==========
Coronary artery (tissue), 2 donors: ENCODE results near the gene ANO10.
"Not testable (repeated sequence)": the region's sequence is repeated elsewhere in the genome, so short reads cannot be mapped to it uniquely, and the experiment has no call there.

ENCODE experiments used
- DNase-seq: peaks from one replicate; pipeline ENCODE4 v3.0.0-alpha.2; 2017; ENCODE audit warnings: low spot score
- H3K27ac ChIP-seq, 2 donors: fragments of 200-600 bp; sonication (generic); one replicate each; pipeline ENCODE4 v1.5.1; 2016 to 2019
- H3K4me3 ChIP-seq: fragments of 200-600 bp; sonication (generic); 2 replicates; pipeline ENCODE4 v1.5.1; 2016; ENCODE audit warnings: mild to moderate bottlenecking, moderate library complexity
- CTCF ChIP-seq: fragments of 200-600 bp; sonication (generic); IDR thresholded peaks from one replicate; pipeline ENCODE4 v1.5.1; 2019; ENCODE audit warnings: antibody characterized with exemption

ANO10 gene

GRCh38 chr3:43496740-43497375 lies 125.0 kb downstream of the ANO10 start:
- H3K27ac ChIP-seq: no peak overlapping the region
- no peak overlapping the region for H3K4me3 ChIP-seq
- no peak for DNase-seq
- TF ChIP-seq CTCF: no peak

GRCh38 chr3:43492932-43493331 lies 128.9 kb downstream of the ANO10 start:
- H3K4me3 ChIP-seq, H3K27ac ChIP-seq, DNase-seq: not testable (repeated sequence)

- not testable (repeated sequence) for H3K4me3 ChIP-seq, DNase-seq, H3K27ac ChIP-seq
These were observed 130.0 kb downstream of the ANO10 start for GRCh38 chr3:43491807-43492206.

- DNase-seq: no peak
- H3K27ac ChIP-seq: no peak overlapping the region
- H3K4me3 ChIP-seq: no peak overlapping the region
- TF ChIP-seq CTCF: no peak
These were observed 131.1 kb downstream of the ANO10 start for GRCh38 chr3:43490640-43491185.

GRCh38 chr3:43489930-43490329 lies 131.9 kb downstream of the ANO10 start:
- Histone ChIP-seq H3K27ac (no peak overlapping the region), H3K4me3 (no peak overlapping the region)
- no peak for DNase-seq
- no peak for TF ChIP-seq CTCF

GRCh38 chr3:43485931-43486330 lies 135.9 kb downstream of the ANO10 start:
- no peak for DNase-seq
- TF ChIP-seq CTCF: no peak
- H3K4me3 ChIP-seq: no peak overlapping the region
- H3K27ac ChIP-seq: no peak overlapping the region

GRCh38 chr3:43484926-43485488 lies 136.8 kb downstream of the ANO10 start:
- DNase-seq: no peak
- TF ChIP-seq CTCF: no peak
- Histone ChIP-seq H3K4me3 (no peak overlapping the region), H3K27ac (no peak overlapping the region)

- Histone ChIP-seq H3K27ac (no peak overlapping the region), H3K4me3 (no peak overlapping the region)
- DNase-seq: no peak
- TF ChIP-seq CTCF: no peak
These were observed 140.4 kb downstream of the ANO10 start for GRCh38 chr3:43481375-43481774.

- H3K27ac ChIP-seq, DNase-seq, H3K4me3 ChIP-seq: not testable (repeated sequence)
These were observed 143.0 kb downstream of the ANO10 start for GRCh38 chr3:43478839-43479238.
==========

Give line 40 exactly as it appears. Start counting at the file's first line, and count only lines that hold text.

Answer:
- H3K27ac ChIP-seq, DNase-seq, H3K4me3 ChIP-seq: not testable (repeated sequence)